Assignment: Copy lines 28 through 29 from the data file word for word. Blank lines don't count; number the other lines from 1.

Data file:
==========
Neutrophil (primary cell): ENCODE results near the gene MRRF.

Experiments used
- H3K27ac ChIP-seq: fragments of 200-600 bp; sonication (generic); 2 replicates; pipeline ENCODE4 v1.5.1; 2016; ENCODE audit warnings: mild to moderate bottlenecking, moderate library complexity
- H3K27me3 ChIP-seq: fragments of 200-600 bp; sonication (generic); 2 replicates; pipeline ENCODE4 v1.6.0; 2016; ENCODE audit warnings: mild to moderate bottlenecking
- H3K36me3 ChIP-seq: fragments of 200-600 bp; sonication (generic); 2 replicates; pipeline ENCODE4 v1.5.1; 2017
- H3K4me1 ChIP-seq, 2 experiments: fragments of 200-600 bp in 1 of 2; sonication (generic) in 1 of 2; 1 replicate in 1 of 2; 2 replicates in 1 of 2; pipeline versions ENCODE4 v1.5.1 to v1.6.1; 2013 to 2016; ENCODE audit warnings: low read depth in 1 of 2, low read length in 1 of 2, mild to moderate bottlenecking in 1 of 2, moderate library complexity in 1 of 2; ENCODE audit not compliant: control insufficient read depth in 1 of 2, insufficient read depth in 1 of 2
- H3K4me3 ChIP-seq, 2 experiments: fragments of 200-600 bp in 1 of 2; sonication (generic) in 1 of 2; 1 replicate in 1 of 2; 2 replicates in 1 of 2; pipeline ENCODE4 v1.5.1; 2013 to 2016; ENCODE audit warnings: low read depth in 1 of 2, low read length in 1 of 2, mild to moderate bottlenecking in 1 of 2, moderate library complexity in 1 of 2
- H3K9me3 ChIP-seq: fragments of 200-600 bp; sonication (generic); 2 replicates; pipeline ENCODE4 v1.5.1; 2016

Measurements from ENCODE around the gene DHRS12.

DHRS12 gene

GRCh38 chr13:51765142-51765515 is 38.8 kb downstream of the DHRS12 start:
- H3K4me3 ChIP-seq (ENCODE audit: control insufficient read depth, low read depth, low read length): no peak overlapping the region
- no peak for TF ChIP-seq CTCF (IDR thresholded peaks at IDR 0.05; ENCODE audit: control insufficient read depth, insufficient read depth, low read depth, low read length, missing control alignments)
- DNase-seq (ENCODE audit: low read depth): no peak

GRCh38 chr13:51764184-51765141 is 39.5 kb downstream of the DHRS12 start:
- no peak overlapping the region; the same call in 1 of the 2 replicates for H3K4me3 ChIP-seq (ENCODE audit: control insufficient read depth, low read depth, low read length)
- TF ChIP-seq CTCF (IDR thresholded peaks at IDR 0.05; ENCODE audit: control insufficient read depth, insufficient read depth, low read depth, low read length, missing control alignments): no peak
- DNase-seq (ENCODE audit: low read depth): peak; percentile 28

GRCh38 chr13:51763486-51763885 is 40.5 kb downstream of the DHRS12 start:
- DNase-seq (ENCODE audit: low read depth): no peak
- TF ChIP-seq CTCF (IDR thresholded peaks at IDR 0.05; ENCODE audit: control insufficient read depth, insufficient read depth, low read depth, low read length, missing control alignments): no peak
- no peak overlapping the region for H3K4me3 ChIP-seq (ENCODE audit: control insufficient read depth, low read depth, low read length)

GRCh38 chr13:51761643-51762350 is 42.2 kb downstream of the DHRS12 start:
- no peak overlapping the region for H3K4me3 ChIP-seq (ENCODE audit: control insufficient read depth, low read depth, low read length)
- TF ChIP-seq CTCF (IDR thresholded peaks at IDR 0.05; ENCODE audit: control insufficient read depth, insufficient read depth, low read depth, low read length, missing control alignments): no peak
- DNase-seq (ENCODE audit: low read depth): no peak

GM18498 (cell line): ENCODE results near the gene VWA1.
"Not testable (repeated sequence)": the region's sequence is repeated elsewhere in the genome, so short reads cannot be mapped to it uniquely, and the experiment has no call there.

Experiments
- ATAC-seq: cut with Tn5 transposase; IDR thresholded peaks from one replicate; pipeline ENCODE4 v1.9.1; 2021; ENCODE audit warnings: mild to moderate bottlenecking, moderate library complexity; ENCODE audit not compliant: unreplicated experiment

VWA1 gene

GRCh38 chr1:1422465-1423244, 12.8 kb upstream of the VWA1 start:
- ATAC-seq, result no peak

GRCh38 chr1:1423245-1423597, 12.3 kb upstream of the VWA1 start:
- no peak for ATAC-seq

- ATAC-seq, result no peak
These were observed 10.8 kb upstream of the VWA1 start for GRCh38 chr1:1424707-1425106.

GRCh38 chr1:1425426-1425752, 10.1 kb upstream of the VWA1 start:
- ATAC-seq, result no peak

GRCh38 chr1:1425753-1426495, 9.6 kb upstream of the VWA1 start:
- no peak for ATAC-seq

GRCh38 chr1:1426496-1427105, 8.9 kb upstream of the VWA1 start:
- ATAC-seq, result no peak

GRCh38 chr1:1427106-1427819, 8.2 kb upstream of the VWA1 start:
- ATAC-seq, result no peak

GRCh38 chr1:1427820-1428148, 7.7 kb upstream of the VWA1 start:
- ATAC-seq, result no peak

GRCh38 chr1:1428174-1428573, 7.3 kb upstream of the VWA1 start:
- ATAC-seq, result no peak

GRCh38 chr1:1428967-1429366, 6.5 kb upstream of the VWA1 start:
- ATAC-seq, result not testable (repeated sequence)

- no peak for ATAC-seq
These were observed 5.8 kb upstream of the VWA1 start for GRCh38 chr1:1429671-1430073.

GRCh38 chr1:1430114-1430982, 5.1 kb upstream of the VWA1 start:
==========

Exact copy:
"Not testable (repeated sequence)": the region's sequence is repeated elsewhere in the genome, so short reads cannot be mapped to it uniquely, and the experiment has no call there.

Experiments